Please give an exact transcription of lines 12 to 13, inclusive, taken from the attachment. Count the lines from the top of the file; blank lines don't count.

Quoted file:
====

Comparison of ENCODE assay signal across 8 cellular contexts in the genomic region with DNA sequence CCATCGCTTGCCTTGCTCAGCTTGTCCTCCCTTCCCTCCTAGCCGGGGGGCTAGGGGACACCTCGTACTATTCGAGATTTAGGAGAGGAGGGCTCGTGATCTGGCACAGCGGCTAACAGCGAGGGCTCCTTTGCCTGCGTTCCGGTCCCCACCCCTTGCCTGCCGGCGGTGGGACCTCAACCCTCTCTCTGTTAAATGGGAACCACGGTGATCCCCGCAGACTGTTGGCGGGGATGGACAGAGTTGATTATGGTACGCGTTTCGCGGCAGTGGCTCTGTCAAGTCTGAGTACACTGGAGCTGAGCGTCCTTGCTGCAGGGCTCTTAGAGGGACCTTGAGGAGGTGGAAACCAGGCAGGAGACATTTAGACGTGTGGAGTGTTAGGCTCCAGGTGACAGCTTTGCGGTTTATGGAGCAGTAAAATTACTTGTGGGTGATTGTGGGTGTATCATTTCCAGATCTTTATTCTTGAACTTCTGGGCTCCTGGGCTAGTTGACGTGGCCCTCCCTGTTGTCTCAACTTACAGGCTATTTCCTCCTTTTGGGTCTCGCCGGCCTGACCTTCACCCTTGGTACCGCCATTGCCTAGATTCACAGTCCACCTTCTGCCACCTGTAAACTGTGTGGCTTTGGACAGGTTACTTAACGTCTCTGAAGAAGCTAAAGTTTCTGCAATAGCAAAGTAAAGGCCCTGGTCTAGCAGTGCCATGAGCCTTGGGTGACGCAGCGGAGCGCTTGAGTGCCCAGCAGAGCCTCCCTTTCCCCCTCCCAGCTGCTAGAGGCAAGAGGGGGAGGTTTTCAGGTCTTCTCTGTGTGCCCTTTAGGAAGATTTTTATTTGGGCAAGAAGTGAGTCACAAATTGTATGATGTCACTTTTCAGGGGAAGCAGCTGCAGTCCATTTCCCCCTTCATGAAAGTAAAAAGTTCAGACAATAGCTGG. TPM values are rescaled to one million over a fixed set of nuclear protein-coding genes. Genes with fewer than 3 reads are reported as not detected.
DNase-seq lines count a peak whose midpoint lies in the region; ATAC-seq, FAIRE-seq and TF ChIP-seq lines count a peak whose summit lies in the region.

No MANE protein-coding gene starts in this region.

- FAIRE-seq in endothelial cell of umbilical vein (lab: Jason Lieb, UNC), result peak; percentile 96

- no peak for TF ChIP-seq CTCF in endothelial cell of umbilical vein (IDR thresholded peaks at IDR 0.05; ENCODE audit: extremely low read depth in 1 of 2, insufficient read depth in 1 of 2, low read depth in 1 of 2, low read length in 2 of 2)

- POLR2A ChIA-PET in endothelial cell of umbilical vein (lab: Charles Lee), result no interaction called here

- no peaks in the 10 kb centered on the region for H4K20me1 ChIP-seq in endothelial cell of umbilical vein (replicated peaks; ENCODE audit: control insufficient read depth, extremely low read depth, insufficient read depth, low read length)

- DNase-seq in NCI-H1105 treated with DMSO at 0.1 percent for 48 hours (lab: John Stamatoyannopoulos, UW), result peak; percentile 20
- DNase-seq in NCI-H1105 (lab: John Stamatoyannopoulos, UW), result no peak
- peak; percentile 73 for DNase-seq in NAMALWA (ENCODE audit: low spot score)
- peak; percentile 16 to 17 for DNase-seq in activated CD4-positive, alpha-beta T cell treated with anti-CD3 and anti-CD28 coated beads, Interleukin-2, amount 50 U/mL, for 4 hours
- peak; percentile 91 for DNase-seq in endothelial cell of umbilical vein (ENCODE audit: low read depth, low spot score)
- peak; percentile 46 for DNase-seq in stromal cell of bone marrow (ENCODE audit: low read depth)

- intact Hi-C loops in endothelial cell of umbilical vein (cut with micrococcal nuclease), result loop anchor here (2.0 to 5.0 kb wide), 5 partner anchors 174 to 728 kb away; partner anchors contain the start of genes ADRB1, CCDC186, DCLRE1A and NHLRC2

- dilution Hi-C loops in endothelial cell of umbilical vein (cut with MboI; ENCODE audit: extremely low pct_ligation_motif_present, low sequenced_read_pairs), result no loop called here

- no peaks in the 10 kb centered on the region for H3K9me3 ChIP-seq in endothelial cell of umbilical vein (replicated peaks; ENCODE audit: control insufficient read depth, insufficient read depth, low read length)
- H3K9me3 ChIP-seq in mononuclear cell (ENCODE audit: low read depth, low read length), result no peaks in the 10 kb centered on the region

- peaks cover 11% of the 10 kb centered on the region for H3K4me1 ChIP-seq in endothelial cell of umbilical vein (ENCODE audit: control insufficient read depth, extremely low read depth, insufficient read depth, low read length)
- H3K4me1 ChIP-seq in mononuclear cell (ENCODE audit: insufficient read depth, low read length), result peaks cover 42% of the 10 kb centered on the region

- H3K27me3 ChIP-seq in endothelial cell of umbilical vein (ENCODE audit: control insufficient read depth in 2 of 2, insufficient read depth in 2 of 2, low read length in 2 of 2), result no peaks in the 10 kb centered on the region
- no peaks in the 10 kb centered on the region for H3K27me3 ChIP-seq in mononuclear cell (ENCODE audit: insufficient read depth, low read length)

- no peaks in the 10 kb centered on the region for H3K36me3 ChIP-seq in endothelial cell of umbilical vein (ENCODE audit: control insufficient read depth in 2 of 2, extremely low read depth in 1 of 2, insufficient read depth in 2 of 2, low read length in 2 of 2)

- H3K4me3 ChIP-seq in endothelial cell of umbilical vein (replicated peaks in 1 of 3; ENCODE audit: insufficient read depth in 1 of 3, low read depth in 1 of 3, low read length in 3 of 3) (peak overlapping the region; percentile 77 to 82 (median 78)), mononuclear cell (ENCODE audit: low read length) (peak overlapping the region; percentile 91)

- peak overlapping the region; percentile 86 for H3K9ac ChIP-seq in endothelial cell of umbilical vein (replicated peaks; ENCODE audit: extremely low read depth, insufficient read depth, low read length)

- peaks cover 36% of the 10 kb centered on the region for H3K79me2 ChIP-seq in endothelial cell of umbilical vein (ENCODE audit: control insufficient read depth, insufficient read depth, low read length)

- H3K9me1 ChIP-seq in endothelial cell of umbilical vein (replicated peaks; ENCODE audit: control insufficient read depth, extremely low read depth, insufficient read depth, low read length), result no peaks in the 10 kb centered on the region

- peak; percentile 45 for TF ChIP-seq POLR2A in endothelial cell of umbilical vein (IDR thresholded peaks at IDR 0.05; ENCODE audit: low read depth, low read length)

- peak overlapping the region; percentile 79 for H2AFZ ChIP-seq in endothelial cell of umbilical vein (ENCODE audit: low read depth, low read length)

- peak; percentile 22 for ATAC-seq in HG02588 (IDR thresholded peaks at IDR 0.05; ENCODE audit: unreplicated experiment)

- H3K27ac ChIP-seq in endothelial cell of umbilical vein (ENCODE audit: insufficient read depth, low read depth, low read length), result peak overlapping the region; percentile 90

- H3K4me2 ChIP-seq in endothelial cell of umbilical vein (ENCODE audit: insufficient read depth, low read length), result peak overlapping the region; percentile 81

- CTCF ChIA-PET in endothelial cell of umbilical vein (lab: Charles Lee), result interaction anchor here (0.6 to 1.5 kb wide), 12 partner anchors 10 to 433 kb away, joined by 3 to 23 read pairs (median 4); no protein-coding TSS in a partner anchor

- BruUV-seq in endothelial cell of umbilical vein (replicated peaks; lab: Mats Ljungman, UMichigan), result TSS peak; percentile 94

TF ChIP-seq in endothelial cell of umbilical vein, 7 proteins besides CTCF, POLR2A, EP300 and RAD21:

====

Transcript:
- peak; percentile 91 for DNase-seq in endothelial cell of umbilical vein (ENCODE audit: low read depth, low spot score)
- peak; percentile 46 for DNase-seq in stromal cell of bone marrow (ENCODE audit: low read depth)